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i want know difference between Lambda expression and Action.?
Posted 2-Feb-11 2:05am
Comments
digital man at 2-Feb-11 8:33am
   
Try Googling.
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Solution 2

The question makes no sense, as most questions like "what's the difference"? "What's the difference between apple and Apple?" is the classic one Smile | :) . You could ask how are they related though.
 
Just learn both and see.
 
Lambda expression is kind of serious topic, start here: http://msdn.microsoft.com/en-us/library/bb397687.aspx[^].
 
Action it too simple. This Action and Func is overloaded set of delegate type declarations, declared in System.Core. If you know delegate types and delegates, there is nothing new. Microsoft just added a set of most typical generic delegate types for our convenience, in .NET v.3.5 I think. These declarations cover some 99.99% of practical cases.
 
They are often used together. This lambda expression is just a convenient way to add an anonymous method to the invocation list of some delegate. Compare:
 
Action<string, int> myDelegate;
 
//without lambda:
myDelegate = delegate(string message, int index) {
    //use message
    //use index
};
 
//using lambda, same thing (adding to already existing invocation list, hence +=):
myDelegate += new Action<string, int>((message, index) => {
    //use string message
    //use int index
});
 
In the lambda form, the convenience is that the types of message and index are not typed explicitly as they are inferred from the Action declaration. This can be very convenient, especially in events, where sender and event arguments parameters are inferred from the event type (you don't even repeat them in Action), because one or both parameters are often not even used, so finding exact type declarations could be a pure hassle with no purpose; type inference helps here.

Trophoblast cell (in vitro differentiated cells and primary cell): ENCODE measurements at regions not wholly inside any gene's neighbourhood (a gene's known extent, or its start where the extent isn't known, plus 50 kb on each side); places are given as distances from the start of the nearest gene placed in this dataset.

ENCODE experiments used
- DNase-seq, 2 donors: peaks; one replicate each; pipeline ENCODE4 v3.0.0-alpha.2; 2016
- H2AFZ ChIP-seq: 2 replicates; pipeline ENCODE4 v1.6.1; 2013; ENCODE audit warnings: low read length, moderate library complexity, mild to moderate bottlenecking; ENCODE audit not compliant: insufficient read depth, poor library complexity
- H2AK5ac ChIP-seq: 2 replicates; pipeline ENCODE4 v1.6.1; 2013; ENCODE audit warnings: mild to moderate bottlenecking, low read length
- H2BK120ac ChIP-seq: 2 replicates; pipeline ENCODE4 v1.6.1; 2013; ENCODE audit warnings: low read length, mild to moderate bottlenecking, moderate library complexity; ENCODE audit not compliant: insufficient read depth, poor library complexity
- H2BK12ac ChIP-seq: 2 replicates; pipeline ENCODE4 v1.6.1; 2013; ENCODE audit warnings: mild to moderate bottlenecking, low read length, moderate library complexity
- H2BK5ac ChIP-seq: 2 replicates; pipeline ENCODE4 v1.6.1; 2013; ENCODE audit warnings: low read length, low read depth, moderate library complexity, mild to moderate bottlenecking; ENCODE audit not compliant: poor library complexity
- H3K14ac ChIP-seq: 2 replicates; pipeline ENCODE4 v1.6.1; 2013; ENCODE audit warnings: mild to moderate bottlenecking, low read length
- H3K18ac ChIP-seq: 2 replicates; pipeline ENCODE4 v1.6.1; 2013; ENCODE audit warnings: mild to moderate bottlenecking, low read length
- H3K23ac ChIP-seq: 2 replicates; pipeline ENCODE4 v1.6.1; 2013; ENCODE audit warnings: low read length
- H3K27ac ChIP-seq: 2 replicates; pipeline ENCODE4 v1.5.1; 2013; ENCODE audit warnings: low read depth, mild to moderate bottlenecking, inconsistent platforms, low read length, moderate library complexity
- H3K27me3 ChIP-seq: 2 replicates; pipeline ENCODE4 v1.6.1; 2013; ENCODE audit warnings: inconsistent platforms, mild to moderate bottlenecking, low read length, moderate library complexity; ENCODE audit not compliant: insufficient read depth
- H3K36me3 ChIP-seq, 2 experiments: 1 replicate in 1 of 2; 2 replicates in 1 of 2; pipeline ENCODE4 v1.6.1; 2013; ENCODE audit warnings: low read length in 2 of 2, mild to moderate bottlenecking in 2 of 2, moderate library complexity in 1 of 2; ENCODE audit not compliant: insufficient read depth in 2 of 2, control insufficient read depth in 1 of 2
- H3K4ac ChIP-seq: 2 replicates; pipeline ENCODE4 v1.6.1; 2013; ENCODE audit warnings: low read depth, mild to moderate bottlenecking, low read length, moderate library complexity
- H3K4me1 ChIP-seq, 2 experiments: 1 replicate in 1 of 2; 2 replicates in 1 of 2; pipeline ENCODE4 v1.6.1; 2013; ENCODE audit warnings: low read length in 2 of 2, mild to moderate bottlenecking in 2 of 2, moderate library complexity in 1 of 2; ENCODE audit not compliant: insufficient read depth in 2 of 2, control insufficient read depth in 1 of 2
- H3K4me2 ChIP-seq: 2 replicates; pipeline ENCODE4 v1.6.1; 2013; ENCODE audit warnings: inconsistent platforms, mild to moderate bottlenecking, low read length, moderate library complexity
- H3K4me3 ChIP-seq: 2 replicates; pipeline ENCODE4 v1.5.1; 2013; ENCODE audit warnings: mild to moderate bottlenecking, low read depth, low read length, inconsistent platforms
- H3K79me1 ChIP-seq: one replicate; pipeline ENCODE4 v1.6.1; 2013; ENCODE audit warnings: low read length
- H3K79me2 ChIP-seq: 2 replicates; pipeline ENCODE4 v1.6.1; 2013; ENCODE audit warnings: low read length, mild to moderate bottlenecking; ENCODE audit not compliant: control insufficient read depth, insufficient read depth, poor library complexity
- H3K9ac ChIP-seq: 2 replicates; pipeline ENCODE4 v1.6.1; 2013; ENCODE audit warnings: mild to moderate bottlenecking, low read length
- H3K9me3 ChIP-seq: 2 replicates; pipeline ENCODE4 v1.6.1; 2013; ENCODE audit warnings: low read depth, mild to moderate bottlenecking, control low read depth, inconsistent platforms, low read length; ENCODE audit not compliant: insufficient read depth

Functionally, both ways are 100% identical.
 
There are much more fundamental and important uses of lambda, but I only focused on the aspect of using it with Action, to answer this question.
 
—SA
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v5
Comments
AspDotNetDev at 2-Feb-11 13:55pm
   
I had no idea you could use curly braces to create a code block that facilitates a multi-line lambda. Thanks for that insight!
SAKryukov at 2-Feb-11 14:11pm
   
You're very welcome!
 
Of course you can; I use it all the time with events, where it's the most convenient way to provide handlers. Another advice would be never using auto-generated (by visual designers) event handlers. If you refrain yourself from this type of "clicking" and switch to manual, the code becomes way more supportable. You need to try to see the benefit.
 
I would be happy if it helps you.
--SA
Manfred R. Bihy at 2-Feb-11 18:42pm
   
Yes I use multi-line lambdas all the time as they're especially neat because one can use all the locally defined variables (and the globals too of course) where the anonymous method is defined. My favorite application for this is the definition of Predicate<>. methods.
SAKryukov at 2-Feb-11 19:13pm
   
Absolutely. And more. A secret hint: you can even develop Computer Algebra System using those.
(However, I successfully did it with v.2.0, before lambdas.)
--SA
Espen Harlinn at 2-Feb-11 15:50pm
   
Good answer, nice and easy example, 5+
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Solution 1

Hi have a look at this discussion here: http://stackoverflow.com/questions/765966/what-is-the-difference-between-new-action-and-a-lambda[^]. That pretty much cleared it up for me.
 
Still unclear? Leave a comment.
 
Cheers!
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Comments
Marcus Kramer at 2-Feb-11 8:59am
   
Great find. +5
Manfred R. Bihy at 2-Feb-11 9:19am
   
Thanks Marcus!
SAKryukov at 2-Feb-11 13:11pm
   
Please see my alternative. As the question is incorrect, it needs definitive answer on no answer at all.
--SA
SAKryukov at 2-Feb-11 13:12pm
   
May me a good reference (my 5), but as the question is incorrect... (see my comment to comment by Marcus), please see my answer.
--SA
Espen Harlinn at 2-Feb-11 15:51pm
   
Good link - 5+

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